Irina Prokhorova’s Faith in Ethical Evolution
‘If censorship begins even in one discipline, inevitably it will lead to everything being censored...’
Published: April 2, 2014 (Issue # 1804)
In 1992, as the remnants of Soviet society disintegrated around her, a woman with no business experience decided that the time was ripe to found the new nation’s first independent literary journal.
“Of course it was absolutely crazy at that time. Even most of my friends said, ‘Who needs such a thick, professional academic journal in 1992, who is going to read it?’” Irina Prokhorova recalled with a laugh.
But for Prokhorova, 58, the privation and hardships of that time were only half of the story. The other half was an extraordinary exhilaration and sense of freedom — that now, finally, anything was possible.
More than 20 years later, the journal — the New Literary Observer — has blossomed into a thriving publishing house, and Prokhorova is a prominent figure not only on Russia’s literary scene, but in philanthropy and politics as well.
Her televised debate representing her brother, billionaire Mikhail Prokhorov, during the 2012 presidential campaign pitted her against Vladimir Putin’s surrogate, Nikita Mikhalkov. Prokhorova’s eloquence and intelligence left the famous movie director admitting that if it was she who was running, his vote would go to her.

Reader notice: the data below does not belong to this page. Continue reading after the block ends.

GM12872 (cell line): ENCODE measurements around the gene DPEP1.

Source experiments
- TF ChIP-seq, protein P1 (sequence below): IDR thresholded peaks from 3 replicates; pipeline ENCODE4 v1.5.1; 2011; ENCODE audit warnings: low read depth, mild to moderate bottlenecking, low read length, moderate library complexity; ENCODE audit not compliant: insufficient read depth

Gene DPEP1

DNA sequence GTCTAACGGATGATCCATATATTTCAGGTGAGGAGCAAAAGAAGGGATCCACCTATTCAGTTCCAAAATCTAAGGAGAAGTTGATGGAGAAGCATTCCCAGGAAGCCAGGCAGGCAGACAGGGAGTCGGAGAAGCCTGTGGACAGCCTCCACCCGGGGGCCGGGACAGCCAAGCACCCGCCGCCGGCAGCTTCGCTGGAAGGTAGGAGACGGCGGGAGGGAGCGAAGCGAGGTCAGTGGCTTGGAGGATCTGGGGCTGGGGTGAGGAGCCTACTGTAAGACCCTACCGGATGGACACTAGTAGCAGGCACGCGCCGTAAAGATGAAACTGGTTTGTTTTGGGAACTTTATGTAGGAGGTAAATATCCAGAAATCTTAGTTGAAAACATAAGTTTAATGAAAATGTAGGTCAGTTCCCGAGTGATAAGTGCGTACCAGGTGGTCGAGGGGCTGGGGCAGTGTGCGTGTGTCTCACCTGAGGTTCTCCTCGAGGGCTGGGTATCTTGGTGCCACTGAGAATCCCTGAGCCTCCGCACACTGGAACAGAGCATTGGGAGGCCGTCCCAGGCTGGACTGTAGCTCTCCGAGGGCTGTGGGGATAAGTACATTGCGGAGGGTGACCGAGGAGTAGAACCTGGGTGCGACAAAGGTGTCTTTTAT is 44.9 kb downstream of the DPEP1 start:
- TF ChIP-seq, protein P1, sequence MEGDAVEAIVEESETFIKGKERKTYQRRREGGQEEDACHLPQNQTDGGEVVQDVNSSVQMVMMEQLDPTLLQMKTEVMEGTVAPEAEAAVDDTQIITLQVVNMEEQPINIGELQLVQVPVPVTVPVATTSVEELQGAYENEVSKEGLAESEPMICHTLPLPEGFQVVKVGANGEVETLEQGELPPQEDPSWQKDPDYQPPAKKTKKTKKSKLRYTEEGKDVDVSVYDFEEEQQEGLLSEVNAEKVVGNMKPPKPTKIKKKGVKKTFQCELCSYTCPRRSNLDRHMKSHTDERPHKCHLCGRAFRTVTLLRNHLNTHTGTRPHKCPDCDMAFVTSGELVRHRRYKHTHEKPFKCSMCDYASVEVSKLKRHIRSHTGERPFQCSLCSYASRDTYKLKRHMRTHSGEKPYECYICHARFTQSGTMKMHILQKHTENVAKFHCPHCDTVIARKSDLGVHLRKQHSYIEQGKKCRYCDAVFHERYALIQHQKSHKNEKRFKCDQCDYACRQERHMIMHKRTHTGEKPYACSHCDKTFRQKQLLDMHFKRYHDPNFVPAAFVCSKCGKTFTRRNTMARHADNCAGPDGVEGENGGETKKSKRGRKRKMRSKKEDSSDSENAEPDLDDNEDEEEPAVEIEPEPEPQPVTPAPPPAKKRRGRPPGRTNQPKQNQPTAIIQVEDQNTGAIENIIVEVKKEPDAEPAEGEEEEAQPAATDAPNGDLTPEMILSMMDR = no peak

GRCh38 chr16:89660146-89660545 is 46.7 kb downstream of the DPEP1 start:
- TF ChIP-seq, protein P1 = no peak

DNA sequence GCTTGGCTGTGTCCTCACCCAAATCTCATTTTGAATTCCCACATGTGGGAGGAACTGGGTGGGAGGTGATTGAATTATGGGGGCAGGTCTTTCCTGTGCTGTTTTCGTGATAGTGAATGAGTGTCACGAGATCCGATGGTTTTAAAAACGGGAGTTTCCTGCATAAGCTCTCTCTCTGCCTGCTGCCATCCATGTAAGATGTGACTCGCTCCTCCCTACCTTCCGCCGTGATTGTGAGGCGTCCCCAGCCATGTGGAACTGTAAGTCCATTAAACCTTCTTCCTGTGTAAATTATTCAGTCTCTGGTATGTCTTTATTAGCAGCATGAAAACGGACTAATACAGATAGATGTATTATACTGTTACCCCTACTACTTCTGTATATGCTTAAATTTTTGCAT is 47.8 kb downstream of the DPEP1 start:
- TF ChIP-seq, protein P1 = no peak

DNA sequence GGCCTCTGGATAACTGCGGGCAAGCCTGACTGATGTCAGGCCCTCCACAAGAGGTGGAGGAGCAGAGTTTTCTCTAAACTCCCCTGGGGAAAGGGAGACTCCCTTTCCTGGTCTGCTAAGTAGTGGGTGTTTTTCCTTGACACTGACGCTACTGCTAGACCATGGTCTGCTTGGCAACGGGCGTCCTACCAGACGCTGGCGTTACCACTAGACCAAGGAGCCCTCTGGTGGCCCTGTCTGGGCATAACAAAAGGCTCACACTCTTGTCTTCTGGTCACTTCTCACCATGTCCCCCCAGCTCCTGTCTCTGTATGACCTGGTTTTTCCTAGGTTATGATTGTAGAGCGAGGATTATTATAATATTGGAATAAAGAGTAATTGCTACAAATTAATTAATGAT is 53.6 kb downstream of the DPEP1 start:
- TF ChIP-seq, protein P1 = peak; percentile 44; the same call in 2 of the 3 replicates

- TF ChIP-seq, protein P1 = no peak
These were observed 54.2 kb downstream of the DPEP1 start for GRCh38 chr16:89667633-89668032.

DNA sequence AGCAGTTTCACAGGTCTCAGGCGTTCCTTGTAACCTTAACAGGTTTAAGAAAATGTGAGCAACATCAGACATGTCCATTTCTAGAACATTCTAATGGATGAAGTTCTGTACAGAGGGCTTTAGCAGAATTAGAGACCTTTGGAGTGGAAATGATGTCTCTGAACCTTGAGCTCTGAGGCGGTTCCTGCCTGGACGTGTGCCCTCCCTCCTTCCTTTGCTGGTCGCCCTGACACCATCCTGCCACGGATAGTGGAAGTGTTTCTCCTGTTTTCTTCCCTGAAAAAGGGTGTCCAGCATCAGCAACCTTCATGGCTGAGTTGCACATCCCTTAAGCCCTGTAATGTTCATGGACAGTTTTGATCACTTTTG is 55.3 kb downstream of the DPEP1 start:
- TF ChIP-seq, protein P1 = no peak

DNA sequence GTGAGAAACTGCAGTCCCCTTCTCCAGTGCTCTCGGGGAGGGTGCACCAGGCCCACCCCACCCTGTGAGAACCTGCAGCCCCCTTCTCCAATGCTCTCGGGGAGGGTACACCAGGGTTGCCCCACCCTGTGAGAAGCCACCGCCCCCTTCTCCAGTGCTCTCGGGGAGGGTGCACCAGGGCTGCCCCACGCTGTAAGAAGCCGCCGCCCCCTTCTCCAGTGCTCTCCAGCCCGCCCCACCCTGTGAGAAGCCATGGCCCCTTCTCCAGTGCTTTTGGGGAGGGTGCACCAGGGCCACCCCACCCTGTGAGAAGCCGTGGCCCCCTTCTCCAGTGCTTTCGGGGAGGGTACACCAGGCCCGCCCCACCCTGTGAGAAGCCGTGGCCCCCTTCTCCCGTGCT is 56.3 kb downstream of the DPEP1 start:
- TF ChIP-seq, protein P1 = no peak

In January this year, Prokhorova stepped up as leader of her brother’s Civil Platform party. While the move into politics may seem an unusual leap to some observers, for Prokhorova it is simply an extension of the work that she has been doing all along.
“We still have a mission to enlighten,” she said. “The idea of human freedom and independence, a new relationship between society and the government, fundamental ethical and philosophical principles — this is the foundation on which everything else is built.”
Despite her many titles and lofty ambitions, when Prokhorova welcomed reporters from The St. Petersburg Times into her office, casually dressed and holding her electric tea kettle in hand, it was clear that this is a woman of few pretensions.
Perhaps it is this lack of affectation that has earned her popularity as the host of two programs: the talk show “Value System” on RBC television and “Culture of the Everyday” on Komsomolskaya Pravda radio.
Or, perhaps, it is her passion for the values themselves, which underlie all of her cultural and political activities.
It was the desire to promote grassroots social movements that led to the creation in 2004 of the Mikhail Prokhorov Foundation, which supports cultural projects in neglected regional communities.
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